A T-38C Talon training jet crashed in eastern Mississippi last November after a bird collided with its windshield — shattering the canopy, breaking its engines and prompting the lone pilot to eject, an Air Force investigation has concluded.
The pilot, an instructor with the 49th Fighter Training Squadron at Mississippi’s Columbus Air Force Base, sustained minor injuries but safely escaped the hobbled aircraft. The jet, valued at $8.5 million, was destroyed.
It was an “unavoidable” incident that the experienced airman handled well, Col. Michael Driscoll, who led the investigation into the accident, said in a final report published July 18.
The run-in occurred during a routine training flight on Nov. 7, 2022, as the pilot set out to brush up on his tactical skills alongside another T-38.
The “large” bird slammed into the pilot’s cockpit as he moved into formation behind his wingman, a few minutes after the pair took off from Columbus that afternoon, the report said.
“Pieces of the shattered canopy were ingested into both engines,” Driscoll wrote in the report. “The left engine immediately failed, and shortly after stopped spinning or working altogether.”
The right engine turbine could still turn but lacked enough thrust to keep the jet stable and aloft.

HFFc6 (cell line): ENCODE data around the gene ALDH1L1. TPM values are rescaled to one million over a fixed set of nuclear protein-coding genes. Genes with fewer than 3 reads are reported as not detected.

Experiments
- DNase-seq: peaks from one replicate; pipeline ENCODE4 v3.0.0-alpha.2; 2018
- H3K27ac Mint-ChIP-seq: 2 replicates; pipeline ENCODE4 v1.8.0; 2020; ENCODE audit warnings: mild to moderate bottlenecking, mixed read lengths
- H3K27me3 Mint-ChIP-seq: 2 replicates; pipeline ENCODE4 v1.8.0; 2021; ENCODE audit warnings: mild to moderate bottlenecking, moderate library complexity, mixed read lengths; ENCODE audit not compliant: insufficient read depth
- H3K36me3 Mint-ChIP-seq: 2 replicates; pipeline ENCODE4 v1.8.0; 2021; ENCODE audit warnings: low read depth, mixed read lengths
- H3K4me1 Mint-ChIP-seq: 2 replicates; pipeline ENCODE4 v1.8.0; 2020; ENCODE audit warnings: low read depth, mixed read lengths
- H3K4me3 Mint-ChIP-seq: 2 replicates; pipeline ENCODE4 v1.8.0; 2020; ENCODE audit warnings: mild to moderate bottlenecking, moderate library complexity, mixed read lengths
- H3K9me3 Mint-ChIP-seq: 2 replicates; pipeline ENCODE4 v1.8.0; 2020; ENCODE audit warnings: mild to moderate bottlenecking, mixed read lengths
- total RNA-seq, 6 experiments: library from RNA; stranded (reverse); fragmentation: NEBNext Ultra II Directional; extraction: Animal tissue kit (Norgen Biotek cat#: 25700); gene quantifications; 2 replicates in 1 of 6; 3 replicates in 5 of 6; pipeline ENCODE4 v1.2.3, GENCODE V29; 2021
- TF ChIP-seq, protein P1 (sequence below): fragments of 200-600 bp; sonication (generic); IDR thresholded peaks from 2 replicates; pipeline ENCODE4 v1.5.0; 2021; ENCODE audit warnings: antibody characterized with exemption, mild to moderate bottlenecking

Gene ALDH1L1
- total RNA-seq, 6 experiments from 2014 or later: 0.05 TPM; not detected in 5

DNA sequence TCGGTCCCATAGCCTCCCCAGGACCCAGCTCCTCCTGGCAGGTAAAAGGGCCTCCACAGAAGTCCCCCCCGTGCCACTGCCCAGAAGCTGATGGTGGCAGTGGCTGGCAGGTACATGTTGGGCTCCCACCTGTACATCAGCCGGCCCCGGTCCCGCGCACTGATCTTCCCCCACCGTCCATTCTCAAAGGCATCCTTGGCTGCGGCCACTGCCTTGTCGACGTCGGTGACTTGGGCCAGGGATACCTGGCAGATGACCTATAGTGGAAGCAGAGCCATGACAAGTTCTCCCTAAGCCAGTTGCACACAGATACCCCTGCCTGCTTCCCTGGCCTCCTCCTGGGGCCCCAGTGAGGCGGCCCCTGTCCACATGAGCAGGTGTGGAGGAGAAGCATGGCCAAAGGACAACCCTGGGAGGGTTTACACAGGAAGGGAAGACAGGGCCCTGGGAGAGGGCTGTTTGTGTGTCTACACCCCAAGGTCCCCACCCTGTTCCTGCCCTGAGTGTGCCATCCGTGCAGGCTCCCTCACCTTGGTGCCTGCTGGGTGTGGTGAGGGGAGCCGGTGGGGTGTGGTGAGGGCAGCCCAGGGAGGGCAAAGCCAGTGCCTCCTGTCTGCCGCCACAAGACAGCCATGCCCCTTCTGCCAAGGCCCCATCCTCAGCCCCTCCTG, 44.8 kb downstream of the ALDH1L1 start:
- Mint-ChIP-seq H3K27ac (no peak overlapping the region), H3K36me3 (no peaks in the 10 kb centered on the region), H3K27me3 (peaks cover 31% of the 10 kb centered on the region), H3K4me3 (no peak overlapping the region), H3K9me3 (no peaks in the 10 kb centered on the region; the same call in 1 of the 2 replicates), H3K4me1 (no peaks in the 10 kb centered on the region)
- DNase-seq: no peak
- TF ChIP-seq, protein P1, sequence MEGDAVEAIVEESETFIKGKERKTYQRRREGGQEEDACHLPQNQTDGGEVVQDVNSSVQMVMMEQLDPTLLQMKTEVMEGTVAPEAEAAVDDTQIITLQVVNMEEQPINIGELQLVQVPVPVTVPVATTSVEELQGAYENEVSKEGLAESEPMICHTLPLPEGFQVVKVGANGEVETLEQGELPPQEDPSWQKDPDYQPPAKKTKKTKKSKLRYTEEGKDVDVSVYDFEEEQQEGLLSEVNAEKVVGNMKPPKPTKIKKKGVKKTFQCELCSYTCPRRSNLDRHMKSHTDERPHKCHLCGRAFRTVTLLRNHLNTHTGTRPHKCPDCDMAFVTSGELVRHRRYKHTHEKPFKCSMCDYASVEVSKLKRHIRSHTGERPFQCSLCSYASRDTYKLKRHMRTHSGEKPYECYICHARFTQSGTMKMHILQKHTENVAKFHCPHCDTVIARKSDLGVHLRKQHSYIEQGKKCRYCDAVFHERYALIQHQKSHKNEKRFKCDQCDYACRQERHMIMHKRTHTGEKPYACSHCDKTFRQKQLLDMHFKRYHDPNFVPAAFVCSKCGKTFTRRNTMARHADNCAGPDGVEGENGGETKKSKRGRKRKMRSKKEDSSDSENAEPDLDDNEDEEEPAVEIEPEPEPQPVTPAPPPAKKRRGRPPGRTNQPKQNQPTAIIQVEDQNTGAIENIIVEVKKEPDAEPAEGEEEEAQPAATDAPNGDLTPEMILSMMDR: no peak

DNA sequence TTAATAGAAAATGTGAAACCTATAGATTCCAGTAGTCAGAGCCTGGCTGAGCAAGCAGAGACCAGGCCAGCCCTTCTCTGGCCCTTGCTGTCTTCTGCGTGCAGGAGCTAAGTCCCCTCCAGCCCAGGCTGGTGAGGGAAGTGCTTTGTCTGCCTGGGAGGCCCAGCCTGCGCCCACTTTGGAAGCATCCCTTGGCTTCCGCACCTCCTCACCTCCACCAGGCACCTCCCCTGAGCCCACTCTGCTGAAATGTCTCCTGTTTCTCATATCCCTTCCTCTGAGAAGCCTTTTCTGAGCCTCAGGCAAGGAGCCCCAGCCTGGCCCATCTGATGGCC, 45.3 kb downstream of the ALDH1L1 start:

Unable to control the plane’s flight path, the pilot ejected and landed in a tree. The jet crashed 22 miles south of the base.
“Post-mishap engine analysis confirmed that the left engine experienced extensive damage,” the report said. “All of the stage 2 blades were sheared at the blade root. … The amount of shrapnel, composed of compressor hardware, was the cause for the left engine seizure during flight.
“Smaller pieces of the canopy and/or pieces of the bird entered the right engine … which caused the compressor stall.”
Bird strikes typically cause several dozen aircraft mishaps each year, according to the Air Force Safety Center, though most don’t lead to heavy damage or death.
Columbus was following regular bird strike prevention and awareness protocols at the time of the mishap, and the pilot knew the risk that birds posed to his jet, the report said.
The Air Force’s fleet of around 500 supersonic T-38s are primarily used to prepare airmen to fly fighter and bomber planes. The service typically loses at least one in a major accident each year, according to Safety Center data.
“Air Education and Training Command officials take every measure to ensure the safety of aircrews, while delivering superior flight training for the Air Force,” the command said in a release. “AETC is committed to using the lessons learned from this investigation to prevent similar mishaps from happening again.”
Air Force Times
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